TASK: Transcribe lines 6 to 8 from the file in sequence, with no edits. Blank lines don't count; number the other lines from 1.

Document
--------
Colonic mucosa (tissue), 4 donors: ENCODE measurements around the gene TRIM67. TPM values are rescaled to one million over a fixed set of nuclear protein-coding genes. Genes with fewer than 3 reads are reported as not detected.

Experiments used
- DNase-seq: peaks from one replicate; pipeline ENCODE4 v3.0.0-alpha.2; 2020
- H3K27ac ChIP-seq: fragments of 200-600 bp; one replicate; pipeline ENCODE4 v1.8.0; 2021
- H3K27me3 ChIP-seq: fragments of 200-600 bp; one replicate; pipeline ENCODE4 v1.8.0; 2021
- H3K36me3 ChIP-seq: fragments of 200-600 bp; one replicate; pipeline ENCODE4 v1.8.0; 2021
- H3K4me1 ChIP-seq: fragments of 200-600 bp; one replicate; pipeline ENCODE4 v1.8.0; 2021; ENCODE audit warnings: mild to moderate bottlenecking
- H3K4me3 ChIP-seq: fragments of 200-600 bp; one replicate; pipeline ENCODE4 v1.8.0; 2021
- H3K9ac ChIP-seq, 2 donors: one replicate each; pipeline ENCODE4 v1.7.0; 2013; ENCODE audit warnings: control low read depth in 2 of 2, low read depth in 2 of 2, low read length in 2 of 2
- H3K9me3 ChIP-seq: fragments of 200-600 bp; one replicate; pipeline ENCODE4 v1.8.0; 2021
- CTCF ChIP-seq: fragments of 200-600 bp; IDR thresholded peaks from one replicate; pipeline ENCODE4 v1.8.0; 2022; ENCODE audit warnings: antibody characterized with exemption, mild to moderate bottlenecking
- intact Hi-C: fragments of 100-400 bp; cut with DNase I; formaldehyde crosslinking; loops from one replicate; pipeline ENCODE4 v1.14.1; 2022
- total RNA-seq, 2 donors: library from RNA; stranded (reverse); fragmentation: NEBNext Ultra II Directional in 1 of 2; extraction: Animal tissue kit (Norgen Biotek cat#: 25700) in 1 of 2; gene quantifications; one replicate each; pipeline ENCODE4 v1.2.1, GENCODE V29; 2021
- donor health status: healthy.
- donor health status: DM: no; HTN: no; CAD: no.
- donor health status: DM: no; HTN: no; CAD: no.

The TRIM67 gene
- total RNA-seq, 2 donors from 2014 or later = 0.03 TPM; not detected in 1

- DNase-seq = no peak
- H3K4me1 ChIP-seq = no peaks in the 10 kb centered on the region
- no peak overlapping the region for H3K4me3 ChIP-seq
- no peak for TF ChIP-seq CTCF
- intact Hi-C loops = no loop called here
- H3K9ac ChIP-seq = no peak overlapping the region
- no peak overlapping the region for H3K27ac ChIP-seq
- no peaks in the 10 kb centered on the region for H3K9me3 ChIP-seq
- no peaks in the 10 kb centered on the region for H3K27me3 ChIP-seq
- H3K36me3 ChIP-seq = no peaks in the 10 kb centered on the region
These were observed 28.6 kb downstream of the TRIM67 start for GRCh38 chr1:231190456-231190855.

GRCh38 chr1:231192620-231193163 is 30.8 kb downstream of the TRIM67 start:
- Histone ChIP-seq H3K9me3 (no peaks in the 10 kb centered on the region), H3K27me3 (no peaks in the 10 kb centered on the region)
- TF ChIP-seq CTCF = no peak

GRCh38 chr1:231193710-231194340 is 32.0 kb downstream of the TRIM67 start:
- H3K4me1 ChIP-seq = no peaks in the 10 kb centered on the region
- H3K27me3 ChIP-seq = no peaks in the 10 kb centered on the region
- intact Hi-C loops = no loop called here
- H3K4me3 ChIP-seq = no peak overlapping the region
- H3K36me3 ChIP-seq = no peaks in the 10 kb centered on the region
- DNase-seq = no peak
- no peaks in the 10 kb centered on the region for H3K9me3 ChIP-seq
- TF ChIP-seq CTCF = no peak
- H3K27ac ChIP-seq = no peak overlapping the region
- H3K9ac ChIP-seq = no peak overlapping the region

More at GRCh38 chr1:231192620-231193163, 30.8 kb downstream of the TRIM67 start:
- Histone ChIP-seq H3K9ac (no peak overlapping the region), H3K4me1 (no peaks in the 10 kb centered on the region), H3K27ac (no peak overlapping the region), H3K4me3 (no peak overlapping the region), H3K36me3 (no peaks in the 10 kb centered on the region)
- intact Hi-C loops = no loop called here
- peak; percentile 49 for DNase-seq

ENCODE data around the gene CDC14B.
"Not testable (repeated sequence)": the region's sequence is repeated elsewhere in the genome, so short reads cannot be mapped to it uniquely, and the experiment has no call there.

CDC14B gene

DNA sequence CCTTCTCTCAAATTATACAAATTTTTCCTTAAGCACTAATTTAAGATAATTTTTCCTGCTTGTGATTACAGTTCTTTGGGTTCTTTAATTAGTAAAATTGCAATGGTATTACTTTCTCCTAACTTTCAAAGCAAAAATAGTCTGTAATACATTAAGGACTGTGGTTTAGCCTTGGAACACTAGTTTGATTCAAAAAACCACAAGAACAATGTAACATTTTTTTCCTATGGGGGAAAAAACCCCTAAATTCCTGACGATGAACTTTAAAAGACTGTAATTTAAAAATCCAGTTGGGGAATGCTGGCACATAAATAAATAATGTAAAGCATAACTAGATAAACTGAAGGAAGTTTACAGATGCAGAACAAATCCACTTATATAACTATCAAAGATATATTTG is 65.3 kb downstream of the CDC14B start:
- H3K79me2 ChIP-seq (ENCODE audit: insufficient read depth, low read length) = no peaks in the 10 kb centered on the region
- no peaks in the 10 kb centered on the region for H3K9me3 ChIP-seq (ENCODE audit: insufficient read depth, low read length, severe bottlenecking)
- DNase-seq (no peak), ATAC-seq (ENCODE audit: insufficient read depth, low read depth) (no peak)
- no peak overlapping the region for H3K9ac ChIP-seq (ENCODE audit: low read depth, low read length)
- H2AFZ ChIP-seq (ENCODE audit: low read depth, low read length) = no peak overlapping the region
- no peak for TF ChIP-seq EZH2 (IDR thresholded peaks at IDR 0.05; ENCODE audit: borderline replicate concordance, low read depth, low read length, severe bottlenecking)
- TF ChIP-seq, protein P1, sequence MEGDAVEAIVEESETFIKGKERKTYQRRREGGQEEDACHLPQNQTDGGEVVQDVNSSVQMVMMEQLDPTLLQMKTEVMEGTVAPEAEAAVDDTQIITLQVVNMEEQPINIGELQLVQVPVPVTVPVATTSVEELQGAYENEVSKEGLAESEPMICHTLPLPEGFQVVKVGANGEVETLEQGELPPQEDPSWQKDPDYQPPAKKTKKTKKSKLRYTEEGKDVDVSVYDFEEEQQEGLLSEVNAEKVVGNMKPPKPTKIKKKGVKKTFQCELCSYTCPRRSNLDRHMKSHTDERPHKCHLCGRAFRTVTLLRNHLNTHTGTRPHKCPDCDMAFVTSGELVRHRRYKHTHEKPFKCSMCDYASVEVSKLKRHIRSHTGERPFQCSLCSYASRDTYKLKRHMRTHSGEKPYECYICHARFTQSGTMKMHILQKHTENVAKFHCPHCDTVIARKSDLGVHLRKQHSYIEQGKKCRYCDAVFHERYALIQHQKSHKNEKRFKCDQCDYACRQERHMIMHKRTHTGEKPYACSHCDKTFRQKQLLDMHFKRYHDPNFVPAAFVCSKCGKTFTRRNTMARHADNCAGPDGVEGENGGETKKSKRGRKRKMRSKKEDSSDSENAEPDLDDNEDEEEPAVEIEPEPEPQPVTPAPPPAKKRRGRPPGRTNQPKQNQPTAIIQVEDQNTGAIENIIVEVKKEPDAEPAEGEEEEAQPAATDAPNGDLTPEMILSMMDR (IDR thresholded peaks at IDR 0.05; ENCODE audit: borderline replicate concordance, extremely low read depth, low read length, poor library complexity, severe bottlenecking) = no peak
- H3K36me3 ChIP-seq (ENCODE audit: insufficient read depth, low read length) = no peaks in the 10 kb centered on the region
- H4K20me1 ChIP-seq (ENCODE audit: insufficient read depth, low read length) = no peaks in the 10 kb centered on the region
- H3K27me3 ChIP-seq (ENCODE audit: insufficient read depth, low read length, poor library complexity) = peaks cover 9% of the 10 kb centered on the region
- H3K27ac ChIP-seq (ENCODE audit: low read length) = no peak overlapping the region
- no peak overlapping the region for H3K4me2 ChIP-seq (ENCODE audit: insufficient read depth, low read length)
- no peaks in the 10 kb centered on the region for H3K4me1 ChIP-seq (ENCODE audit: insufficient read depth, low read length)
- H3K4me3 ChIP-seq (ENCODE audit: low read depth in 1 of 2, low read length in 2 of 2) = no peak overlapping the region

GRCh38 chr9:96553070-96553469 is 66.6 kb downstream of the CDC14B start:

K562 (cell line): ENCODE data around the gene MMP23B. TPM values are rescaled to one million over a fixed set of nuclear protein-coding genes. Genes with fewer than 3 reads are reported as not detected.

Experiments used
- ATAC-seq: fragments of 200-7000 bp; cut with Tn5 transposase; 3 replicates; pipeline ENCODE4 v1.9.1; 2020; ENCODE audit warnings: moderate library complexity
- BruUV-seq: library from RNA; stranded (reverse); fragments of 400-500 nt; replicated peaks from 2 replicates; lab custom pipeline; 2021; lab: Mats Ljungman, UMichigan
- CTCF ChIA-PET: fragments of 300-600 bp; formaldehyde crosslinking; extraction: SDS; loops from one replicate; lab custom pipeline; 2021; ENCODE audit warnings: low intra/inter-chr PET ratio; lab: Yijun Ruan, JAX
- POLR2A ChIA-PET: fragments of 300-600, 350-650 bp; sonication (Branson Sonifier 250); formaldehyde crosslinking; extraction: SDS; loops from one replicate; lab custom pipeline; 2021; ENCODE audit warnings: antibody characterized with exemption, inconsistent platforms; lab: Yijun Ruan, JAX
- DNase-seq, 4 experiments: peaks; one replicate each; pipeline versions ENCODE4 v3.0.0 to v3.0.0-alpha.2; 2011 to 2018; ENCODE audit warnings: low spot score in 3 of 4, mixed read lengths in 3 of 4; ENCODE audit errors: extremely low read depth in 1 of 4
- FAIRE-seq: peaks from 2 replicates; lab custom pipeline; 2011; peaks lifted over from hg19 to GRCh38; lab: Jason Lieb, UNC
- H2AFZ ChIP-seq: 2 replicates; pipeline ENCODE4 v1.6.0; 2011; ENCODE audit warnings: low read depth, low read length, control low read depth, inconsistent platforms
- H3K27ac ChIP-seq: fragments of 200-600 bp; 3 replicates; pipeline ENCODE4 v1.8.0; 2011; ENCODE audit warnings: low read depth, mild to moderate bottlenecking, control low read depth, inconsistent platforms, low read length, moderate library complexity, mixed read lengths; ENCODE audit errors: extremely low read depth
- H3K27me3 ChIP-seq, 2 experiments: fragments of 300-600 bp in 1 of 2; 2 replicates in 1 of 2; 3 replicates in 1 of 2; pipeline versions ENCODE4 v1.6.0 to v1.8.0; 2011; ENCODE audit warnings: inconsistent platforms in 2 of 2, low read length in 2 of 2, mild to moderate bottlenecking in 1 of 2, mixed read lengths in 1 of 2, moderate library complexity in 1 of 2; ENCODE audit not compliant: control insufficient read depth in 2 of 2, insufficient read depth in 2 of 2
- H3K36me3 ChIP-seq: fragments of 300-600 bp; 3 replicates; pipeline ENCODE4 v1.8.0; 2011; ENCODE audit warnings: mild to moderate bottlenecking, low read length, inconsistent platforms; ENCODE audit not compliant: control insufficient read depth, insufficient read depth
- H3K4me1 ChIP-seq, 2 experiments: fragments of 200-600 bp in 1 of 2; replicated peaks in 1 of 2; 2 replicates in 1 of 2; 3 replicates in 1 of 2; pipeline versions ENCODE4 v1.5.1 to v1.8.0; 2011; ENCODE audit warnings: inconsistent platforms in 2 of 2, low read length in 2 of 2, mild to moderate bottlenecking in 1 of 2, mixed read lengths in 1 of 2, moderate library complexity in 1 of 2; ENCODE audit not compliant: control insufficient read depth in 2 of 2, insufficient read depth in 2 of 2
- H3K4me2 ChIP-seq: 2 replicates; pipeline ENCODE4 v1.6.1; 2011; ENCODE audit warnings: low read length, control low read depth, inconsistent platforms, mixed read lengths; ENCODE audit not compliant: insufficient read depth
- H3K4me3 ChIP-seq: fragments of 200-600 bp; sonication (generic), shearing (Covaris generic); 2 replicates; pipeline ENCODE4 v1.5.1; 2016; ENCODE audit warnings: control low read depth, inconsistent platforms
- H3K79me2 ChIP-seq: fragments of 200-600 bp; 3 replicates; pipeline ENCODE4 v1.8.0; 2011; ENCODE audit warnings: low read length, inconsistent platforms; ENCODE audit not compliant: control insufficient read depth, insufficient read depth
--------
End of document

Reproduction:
- H3K36me3 ChIP-seq: fragments of 200-600 bp; one replicate; pipeline ENCODE4 v1.8.0; 2021
- H3K4me1 ChIP-seq: fragments of 200-600 bp; one replicate; pipeline ENCODE4 v1.8.0; 2021; ENCODE audit warnings: mild to moderate bottlenecking
- H3K4me3 ChIP-seq: fragments of 200-600 bp; one replicate; pipeline ENCODE4 v1.8.0; 2021